A host of sustainable leaders gave an optimistic overview of developments in recycling in the first panel session of AUSPACK, in the What's Good for the Planet is Good for Business conference session this morning, and highlighted ongoing issues.
Hosted by Craig Reucassel from the ABC's War on Waste, the four person panel discussed recycling in front of several hundred delegates. On the heavyweight panel were Steve Lapidge, CEO of Fight Food Waste; Brooke Donnelly, CEO of the Australian Packaging Covenant Organisation; Caitlyn Richards, Responsible Sourcing Manager at Coles; and Paul Klymenko, CEO at Planet Ark.
The panel considered closed loop recycling, the recyling supply chain, bioplastics and compostability, recyling of polypropylene, the circular economy, government investment or lack of it in recycling, the need for recyclers to engage with disruptive practices, and the progress of the Australian Recycling Label. They highlighted different companies engaging in innovative practices such as Biopack and Noosa Plastic Free.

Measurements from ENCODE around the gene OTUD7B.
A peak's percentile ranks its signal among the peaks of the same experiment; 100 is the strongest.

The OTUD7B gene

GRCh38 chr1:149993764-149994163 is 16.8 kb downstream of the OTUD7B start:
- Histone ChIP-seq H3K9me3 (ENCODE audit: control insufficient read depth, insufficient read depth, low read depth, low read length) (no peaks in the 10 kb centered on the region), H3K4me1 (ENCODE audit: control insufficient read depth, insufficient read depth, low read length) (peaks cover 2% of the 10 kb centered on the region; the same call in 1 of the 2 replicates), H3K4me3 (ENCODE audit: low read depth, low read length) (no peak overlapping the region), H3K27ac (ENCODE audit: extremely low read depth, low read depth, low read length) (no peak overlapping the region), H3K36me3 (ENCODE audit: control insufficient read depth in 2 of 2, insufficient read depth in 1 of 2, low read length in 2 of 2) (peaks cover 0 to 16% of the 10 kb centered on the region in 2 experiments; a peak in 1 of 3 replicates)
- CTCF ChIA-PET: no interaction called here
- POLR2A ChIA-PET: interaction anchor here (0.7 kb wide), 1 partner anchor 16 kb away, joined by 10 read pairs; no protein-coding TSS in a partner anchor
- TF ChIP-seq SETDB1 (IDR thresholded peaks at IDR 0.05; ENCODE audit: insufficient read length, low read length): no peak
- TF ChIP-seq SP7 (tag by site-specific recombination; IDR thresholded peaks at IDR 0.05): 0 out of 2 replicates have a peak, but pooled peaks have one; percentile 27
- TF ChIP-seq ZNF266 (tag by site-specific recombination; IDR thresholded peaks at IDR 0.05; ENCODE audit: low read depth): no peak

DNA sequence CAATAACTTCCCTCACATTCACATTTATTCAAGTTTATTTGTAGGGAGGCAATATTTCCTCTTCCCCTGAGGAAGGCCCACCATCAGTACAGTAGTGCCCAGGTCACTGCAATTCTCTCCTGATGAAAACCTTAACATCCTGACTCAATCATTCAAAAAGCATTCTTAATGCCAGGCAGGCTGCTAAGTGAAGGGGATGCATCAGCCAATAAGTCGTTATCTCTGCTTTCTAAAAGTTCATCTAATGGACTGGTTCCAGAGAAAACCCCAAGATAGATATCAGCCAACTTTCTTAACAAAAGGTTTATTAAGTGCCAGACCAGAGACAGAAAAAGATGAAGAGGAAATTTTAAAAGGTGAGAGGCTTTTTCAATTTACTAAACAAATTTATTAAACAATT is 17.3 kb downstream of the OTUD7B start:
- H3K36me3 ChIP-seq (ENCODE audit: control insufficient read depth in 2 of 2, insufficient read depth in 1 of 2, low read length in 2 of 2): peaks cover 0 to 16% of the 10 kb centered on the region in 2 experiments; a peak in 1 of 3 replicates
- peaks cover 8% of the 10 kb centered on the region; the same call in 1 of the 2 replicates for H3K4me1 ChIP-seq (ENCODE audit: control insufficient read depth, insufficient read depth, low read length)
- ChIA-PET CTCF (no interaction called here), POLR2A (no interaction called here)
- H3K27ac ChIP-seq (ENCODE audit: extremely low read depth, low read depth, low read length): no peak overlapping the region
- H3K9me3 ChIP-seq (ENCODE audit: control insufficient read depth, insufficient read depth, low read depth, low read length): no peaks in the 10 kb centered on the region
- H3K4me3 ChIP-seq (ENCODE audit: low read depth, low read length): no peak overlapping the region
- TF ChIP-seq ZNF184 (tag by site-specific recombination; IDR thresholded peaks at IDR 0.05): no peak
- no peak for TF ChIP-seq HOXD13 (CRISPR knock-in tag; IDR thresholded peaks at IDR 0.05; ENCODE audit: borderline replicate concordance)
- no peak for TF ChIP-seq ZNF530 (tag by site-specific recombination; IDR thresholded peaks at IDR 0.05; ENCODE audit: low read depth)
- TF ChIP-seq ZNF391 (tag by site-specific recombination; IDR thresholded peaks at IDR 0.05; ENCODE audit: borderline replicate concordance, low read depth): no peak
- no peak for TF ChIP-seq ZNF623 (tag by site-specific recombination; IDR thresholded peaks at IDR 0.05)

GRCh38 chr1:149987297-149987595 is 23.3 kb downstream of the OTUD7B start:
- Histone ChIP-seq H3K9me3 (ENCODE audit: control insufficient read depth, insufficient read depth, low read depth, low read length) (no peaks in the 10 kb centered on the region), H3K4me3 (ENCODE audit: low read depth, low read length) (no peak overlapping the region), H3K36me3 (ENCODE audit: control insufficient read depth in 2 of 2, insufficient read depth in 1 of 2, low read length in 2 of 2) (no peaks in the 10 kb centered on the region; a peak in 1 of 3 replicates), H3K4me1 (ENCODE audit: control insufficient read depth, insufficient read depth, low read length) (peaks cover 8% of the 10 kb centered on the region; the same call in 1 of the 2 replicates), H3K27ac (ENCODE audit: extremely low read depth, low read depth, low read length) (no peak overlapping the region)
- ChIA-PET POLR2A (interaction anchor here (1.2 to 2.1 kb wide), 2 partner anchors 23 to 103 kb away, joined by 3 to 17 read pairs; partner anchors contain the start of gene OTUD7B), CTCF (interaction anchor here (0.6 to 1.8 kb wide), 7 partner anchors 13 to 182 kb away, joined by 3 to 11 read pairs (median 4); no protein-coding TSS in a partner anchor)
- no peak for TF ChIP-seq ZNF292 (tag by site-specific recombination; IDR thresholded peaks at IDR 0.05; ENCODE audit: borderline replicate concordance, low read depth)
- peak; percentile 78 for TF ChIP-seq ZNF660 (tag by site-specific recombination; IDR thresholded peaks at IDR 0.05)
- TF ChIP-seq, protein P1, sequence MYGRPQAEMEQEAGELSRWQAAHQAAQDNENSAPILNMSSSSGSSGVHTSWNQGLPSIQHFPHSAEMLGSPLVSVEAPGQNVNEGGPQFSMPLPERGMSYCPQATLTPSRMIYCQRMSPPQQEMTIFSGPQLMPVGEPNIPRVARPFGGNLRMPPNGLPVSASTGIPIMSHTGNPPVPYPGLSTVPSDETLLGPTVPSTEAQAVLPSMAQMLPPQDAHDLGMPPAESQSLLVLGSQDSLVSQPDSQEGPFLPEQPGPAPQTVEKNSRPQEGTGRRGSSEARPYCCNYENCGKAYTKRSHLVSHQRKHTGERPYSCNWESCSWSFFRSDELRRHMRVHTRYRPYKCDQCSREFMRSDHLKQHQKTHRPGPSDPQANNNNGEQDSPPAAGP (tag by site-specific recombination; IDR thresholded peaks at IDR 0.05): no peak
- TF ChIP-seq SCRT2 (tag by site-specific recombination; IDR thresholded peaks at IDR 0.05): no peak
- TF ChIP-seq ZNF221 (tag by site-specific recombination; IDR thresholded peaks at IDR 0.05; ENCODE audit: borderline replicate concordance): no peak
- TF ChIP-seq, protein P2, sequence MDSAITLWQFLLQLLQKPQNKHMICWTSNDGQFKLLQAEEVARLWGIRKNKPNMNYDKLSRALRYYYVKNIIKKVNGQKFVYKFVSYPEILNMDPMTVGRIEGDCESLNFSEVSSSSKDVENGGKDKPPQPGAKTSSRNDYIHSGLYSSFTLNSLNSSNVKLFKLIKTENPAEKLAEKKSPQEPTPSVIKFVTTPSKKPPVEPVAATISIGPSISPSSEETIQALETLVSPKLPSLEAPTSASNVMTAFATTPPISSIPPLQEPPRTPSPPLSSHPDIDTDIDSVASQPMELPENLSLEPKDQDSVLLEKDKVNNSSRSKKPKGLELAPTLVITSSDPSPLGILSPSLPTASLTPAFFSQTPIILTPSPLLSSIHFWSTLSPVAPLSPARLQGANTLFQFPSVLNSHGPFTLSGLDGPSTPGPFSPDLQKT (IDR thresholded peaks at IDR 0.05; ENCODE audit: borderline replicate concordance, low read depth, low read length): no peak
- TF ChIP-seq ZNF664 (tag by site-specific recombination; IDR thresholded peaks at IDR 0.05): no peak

Planet Ark CEO Klymenko said recyclers need ot move away from like-for-like recycling and consider the broader opportunities, "such as turning polypropylene waste into one of the ingredients for making roads. It provides additional strength and flexibility."
APCO CEO Donnolly said that virtually all the major packaging producers - the likes of Coca-Cola, Nestle and Unilever - were now on board with the recycling drive and their responsibilities, with the top 25 producers attending a round table last week with government ministers. She said, "There is no doubt the major brand owners are fully engaged and committed to developing sustainable environmentlaly friendly solutions."
Caitlyn Richards from Coles said the supermarket giant had recycled 542 million pieces of flexible film since it introduced a bring back scheme in 2011.
Speaking to PKN Packaging News after the session host Reucassel said the packaging industry is not moving fast enough to keep up with consumer expectations in its development of a sustainable waste-free future, but what it was doing was appreciated. He called on the industry to step up the pace.